Dr. Katherine Flores, a Fresno native who was raised by her migrant farmworker grandparents and became the first in her family to attend college, founded the Doctors Academy in 1999 to open doors for students like her. All Doctors Academy graduates go on to college, with 98 percent matriculating into four-year colleges and universities. Three students from the inaugural class have received medical degrees and are in primary care residencies.
“In the Central Valley, we don’t have enough health care providers,” said Flores, who directs the UCSF Fresno Latino Center for Medical Education and Research. “We wanted to grow our own.”
The Doctors Academy students also met with San Joaquin Valley PRIME students. PRIME is an innovative training program focused on meeting the needs of California’s underserved populations, with 330 total students in six programs. UC Davis, UC Merced and UCSF Fresno collaborate on SJV PRIME, which launched in 2011 and now enrolls 27 students — all of whom have expressed interest in staying in the Valley to practice and/or work with underserved communities.
Maricela Rangel-Garcia, a third-year SJV PRIME student and Clovis native who was part of the inaugural class at UC Merced, encouraged Doctors Academy students to find mentors.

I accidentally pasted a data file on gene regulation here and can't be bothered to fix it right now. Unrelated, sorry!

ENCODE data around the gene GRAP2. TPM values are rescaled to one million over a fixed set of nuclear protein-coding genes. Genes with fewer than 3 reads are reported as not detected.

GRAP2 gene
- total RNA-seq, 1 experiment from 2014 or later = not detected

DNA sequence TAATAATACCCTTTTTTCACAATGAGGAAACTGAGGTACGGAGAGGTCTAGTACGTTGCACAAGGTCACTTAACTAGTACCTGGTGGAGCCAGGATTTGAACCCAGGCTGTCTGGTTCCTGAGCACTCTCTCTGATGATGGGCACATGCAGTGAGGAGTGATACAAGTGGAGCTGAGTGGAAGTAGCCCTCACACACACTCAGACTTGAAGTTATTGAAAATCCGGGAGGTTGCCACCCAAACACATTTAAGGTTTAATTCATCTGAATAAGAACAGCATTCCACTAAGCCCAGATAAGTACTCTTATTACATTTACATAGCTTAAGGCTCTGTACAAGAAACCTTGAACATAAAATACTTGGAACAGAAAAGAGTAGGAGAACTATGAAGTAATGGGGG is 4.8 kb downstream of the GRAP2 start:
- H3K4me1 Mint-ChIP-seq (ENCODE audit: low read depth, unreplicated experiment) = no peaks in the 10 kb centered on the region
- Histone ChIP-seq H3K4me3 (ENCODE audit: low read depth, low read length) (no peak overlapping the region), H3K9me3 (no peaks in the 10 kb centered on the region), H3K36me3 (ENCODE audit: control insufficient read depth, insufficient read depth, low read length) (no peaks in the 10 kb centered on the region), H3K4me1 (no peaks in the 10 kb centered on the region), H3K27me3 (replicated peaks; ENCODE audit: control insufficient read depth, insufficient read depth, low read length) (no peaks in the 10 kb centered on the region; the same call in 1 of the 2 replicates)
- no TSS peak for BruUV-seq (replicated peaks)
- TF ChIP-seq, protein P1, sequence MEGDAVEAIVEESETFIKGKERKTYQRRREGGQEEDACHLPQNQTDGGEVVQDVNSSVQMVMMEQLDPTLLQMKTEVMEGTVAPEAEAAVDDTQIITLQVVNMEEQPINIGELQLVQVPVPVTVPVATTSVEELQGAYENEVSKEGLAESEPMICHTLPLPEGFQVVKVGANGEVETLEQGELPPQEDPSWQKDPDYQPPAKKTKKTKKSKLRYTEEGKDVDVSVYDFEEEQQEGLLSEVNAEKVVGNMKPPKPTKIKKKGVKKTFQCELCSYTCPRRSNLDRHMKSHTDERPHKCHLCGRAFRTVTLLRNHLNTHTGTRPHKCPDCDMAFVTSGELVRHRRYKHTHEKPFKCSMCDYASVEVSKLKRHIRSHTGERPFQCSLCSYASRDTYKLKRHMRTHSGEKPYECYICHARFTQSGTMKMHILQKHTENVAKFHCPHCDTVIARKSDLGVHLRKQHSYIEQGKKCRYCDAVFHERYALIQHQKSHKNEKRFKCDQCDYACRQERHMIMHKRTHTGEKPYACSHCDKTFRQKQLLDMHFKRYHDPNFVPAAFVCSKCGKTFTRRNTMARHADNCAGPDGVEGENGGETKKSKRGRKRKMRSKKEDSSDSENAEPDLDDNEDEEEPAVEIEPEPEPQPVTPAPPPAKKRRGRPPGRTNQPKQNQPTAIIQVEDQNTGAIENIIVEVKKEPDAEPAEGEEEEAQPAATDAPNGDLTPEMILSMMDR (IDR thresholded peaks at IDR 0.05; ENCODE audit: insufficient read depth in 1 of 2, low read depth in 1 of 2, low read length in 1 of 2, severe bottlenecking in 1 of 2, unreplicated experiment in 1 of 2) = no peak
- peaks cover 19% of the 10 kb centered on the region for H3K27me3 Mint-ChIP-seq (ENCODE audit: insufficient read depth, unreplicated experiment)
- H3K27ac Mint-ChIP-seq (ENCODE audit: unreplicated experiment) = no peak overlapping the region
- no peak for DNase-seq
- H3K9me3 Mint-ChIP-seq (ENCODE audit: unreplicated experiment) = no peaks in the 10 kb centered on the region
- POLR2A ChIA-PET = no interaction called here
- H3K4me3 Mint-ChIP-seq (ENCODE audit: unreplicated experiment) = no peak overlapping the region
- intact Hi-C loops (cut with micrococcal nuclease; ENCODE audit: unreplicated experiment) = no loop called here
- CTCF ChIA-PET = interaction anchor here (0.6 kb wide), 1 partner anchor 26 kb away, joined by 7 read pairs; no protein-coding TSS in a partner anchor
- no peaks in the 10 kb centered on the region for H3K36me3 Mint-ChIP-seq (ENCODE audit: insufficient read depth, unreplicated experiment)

“The doubt will never go away,” she said. “Don’t be afraid to reach out to new people who will help you along the way.”
Agustin Morales, a fourth-year SJV PRIME student and Mexico native who received a bachelor’s degree from UC Santa Cruz, agreed.
“Look for people who are positive, inspirational, who will guide you in unfamiliar terrain,” said Morales, who is interested in internal medicine and plans to apply for residency at UCSF Fresno. “You end up empowering yourself to do what you want to do.”
Along with SJV PRIME, UC Merced continues to develop health sciences research programs. It has established a Health Sciences Research Institute, offers a minor in public health and collaborates with UCSF Fresno on research into valley fever.
As part of her visit to Fresno, Napolitano met with UC Merced and UCSF campus leaders to discuss health issues in the San Joaquin Valley and how UC is addressing needs and the funding challenges associated with efforts to help improve health in the region. For example, the Doctors Academy used to receive nearly $1 million a year in federal grant funding, but that has stopped. Also, state funding only covers about one-third of all PRIME slots.
In the meantime, the San Joaquin Valley has just 45 primary care physicians per 100,000 people, while the recommended level is 60 to 80.